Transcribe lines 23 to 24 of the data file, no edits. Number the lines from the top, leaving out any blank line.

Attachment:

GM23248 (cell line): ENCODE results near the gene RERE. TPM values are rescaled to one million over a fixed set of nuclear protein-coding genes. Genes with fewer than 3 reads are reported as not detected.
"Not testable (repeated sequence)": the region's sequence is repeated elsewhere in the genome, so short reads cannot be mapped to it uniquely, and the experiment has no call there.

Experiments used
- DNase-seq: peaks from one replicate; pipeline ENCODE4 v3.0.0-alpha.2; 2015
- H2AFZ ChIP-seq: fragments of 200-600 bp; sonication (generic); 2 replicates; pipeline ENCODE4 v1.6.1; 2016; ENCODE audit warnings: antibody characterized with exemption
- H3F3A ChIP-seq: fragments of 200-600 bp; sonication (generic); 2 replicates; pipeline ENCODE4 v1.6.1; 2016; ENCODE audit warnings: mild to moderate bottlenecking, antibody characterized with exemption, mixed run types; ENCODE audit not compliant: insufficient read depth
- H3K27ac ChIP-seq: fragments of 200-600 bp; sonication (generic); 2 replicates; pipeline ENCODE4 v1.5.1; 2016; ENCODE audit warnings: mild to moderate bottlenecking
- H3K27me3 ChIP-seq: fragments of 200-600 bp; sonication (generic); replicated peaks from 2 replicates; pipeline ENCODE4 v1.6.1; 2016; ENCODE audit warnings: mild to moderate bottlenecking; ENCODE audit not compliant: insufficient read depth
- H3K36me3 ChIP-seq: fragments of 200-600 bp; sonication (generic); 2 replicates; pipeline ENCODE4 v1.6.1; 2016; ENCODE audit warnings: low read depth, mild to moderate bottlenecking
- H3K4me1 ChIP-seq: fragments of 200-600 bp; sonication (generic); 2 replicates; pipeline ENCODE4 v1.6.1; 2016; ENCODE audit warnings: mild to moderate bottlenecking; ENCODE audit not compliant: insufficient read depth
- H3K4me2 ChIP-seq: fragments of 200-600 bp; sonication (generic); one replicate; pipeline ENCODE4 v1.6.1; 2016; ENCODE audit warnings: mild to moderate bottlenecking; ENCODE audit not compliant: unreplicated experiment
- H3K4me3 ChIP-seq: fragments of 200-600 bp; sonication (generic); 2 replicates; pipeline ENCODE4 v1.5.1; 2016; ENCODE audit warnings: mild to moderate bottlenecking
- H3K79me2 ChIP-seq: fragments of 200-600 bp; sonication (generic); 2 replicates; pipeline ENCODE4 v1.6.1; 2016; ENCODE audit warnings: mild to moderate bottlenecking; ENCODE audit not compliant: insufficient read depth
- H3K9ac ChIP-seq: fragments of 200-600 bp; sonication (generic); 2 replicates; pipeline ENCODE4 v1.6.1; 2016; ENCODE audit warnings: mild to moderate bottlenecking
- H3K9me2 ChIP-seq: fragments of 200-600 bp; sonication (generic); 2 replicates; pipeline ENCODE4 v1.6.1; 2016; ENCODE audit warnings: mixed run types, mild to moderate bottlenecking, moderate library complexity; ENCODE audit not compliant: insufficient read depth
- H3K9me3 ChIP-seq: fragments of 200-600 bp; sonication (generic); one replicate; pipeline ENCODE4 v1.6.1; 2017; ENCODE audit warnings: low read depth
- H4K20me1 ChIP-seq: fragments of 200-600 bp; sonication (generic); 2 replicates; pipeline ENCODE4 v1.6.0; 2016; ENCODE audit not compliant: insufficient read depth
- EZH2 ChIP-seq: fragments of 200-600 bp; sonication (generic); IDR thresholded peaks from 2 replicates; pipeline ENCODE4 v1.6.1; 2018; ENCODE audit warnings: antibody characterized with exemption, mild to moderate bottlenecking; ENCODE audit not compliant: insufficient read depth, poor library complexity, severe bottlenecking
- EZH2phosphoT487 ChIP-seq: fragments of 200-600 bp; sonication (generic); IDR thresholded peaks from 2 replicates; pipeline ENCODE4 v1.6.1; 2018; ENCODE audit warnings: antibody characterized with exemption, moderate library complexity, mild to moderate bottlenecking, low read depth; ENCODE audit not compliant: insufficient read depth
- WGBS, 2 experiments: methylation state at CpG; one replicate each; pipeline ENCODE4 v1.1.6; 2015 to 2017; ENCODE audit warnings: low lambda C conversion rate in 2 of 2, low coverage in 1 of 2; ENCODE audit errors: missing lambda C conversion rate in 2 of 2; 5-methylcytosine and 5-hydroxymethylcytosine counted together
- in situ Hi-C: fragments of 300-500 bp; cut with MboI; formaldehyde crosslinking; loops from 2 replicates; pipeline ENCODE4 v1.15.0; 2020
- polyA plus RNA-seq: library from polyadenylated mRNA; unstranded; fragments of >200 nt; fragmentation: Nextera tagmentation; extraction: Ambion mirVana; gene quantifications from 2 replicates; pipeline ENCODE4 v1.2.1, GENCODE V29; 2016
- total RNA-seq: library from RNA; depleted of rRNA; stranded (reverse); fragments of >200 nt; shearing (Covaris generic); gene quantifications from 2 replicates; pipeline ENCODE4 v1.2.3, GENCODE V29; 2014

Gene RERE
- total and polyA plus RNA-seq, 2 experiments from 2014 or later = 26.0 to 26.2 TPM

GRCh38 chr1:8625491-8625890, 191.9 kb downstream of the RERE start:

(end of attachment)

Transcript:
- total RNA-seq: library from RNA; depleted of rRNA; stranded (reverse); fragments of >200 nt; shearing (Covaris generic); gene quantifications from 2 replicates; pipeline ENCODE4 v1.2.3, GENCODE V29; 2014

Gene RERE